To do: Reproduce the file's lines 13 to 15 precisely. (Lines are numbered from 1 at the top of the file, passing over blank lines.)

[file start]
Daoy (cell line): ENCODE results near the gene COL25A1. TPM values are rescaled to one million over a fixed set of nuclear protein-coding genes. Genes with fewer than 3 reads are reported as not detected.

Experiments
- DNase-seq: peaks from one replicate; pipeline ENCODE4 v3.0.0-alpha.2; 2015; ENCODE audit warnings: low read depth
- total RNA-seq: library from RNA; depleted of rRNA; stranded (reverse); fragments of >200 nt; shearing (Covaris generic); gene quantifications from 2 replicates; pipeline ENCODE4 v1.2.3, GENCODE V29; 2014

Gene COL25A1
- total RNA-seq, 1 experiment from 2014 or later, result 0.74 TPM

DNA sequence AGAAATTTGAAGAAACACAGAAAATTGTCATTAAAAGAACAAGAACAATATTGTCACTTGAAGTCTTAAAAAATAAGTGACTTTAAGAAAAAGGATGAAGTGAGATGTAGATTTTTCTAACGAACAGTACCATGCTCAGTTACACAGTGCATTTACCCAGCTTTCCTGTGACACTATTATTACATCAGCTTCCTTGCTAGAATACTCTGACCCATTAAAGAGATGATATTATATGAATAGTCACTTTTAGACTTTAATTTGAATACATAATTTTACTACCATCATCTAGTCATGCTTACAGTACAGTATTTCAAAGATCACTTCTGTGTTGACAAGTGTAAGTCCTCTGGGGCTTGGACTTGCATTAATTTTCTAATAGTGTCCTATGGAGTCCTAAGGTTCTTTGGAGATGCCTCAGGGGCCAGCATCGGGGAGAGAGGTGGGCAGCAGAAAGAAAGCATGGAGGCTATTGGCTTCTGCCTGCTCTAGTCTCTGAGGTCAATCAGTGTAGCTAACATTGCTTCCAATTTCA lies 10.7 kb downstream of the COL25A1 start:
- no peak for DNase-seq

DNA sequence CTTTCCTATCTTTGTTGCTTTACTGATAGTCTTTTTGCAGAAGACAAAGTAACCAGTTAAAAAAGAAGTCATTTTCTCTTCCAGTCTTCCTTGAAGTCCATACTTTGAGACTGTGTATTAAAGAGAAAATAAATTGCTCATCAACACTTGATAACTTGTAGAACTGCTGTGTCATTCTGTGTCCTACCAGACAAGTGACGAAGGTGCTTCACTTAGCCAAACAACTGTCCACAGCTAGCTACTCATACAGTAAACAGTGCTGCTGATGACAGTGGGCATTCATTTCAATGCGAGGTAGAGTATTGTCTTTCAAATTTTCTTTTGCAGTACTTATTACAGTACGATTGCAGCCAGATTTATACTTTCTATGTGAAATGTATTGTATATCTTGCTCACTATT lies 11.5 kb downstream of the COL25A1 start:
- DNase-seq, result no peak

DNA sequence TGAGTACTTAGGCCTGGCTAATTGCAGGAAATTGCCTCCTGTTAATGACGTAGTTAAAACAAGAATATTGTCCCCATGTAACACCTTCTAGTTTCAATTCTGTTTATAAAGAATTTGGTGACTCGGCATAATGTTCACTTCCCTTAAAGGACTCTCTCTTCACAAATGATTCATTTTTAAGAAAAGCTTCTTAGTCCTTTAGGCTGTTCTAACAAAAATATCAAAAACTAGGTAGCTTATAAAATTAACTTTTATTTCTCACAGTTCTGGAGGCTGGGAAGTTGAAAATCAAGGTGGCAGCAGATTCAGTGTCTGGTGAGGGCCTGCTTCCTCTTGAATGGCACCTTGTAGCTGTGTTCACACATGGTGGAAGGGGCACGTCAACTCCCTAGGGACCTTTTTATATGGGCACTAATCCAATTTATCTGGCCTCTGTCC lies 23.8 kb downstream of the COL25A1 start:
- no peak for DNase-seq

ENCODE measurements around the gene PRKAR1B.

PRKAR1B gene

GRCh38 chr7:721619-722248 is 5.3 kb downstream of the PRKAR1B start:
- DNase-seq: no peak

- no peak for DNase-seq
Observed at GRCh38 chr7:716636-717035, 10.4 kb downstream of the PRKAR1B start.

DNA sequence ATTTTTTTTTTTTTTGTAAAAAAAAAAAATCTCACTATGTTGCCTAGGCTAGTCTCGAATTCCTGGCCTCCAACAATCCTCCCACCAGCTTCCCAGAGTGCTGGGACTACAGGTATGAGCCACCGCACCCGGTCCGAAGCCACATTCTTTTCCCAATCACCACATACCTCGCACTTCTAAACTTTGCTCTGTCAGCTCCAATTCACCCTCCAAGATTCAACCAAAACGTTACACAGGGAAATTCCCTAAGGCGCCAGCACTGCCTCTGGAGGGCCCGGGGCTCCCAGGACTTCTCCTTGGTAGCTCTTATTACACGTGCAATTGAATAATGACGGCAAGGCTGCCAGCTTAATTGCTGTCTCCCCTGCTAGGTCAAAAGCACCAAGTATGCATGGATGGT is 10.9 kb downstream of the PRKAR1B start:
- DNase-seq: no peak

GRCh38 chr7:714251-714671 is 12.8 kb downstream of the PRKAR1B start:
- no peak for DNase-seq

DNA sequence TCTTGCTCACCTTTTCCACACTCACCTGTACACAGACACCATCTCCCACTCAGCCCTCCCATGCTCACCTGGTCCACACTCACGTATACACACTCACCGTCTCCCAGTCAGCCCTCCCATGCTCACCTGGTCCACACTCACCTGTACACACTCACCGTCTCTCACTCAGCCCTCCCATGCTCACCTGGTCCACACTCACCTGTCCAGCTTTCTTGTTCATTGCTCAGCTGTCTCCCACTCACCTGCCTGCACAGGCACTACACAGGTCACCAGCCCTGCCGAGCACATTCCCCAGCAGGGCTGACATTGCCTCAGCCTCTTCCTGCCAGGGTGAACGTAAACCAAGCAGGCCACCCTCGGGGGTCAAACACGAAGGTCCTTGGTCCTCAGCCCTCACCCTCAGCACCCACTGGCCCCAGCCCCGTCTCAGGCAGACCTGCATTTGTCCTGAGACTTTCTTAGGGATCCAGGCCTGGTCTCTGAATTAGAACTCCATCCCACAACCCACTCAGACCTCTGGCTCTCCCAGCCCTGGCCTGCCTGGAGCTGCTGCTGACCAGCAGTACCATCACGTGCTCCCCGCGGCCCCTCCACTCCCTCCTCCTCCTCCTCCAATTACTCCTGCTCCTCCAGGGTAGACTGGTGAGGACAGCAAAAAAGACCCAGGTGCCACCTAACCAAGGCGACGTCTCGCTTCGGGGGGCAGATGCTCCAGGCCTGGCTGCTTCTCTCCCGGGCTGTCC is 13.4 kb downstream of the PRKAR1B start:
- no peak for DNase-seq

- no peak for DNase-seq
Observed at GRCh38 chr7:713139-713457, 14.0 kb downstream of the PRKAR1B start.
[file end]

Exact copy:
ENCODE measurements around the gene PRKAR1B.

PRKAR1B gene

GRCh38 chr7:721619-722248 is 5.3 kb downstream of the PRKAR1B start: